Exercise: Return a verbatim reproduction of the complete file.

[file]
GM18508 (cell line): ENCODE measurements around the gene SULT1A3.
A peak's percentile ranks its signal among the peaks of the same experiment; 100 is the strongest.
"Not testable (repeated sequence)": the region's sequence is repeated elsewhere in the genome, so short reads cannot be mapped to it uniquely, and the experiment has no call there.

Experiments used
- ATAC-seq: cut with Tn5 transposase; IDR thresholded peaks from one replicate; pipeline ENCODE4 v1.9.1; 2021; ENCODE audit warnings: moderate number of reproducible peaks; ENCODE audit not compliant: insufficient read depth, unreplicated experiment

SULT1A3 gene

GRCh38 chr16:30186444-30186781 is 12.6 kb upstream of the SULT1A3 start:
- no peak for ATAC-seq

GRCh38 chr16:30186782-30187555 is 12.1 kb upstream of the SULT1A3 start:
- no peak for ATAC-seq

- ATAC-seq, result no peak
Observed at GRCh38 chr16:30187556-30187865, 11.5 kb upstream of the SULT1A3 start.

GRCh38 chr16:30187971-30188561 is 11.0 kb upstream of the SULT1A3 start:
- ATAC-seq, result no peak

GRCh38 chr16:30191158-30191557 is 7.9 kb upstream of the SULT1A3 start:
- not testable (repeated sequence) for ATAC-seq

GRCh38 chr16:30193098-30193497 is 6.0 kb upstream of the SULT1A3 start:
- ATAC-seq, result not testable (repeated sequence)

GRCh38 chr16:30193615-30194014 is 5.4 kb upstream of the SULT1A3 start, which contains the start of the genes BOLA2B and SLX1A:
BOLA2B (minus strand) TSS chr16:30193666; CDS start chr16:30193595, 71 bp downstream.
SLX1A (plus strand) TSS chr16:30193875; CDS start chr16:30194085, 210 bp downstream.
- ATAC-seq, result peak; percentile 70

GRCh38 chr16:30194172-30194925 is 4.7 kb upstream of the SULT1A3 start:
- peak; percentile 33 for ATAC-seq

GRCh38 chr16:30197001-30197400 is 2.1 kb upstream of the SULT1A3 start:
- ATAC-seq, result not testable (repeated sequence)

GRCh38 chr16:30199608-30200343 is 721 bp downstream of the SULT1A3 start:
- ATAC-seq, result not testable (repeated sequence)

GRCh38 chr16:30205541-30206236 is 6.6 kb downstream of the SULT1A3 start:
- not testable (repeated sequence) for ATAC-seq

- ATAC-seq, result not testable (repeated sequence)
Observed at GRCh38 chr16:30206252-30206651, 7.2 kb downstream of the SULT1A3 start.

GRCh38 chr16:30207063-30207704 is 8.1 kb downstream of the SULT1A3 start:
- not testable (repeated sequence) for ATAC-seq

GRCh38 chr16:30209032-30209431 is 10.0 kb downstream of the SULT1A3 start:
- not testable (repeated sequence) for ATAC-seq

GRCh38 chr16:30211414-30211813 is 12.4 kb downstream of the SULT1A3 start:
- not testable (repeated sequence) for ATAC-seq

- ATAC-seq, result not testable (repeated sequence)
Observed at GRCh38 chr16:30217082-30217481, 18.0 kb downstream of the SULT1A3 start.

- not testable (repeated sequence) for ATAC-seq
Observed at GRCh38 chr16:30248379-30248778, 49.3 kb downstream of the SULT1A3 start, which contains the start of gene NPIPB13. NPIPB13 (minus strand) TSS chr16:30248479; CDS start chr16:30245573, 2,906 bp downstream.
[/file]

GM18508 (cell line): ENCODE measurements around the gene SULT1A3.
A peak's percentile ranks its signal among the peaks of the same experiment; 100 is the strongest.
"Not testable (repeated sequence)": the region's sequence is repeated elsewhere in the genome, so short reads cannot be mapped to it uniquely, and the experiment has no call there.

Experiments used
- ATAC-seq: cut with Tn5 transposase; IDR thresholded peaks from one replicate; pipeline ENCODE4 v1.9.1; 2021; ENCODE audit warnings: moderate number of reproducible peaks; ENCODE audit not compliant: insufficient read depth, unreplicated experiment

SULT1A3 gene

GRCh38 chr16:30186444-30186781 is 12.6 kb upstream of the SULT1A3 start:
- no peak for ATAC-seq

GRCh38 chr16:30186782-30187555 is 12.1 kb upstream of the SULT1A3 start:
- no peak for ATAC-seq

- ATAC-seq, result no peak
Observed at GRCh38 chr16:30187556-30187865, 11.5 kb upstream of the SULT1A3 start.

GRCh38 chr16:30187971-30188561 is 11.0 kb upstream of the SULT1A3 start:
- ATAC-seq, result no peak

GRCh38 chr16:30191158-30191557 is 7.9 kb upstream of the SULT1A3 start:
- not testable (repeated sequence) for ATAC-seq

GRCh38 chr16:30193098-30193497 is 6.0 kb upstream of the SULT1A3 start:
- ATAC-seq, result not testable (repeated sequence)

GRCh38 chr16:30193615-30194014 is 5.4 kb upstream of the SULT1A3 start, which contains the start of the genes BOLA2B and SLX1A:
BOLA2B (minus strand) TSS chr16:30193666; CDS start chr16:30193595, 71 bp downstream.
SLX1A (plus strand) TSS chr16:30193875; CDS start chr16:30194085, 210 bp downstream.
- ATAC-seq, result peak; percentile 70

GRCh38 chr16:30194172-30194925 is 4.7 kb upstream of the SULT1A3 start:
- peak; percentile 33 for ATAC-seq

GRCh38 chr16:30197001-30197400 is 2.1 kb upstream of the SULT1A3 start:
- ATAC-seq, result not testable (repeated sequence)

GRCh38 chr16:30199608-30200343 is 721 bp downstream of the SULT1A3 start:
- ATAC-seq, result not testable (repeated sequence)

GRCh38 chr16:30205541-30206236 is 6.6 kb downstream of the SULT1A3 start:
- not testable (repeated sequence) for ATAC-seq

- ATAC-seq, result not testable (repeated sequence)
Observed at GRCh38 chr16:30206252-30206651, 7.2 kb downstream of the SULT1A3 start.

GRCh38 chr16:30207063-30207704 is 8.1 kb downstream of the SULT1A3 start:
- not testable (repeated sequence) for ATAC-seq

GRCh38 chr16:30209032-30209431 is 10.0 kb downstream of the SULT1A3 start:
- not testable (repeated sequence) for ATAC-seq

GRCh38 chr16:30211414-30211813 is 12.4 kb downstream of the SULT1A3 start:
- not testable (repeated sequence) for ATAC-seq

- ATAC-seq, result not testable (repeated sequence)
Observed at GRCh38 chr16:30217082-30217481, 18.0 kb downstream of the SULT1A3 start.

- not testable (repeated sequence) for ATAC-seq
Observed at GRCh38 chr16:30248379-30248778, 49.3 kb downstream of the SULT1A3 start, which contains the start of gene NPIPB13. NPIPB13 (minus strand) TSS chr16:30248479; CDS start chr16:30245573, 2,906 bp downstream.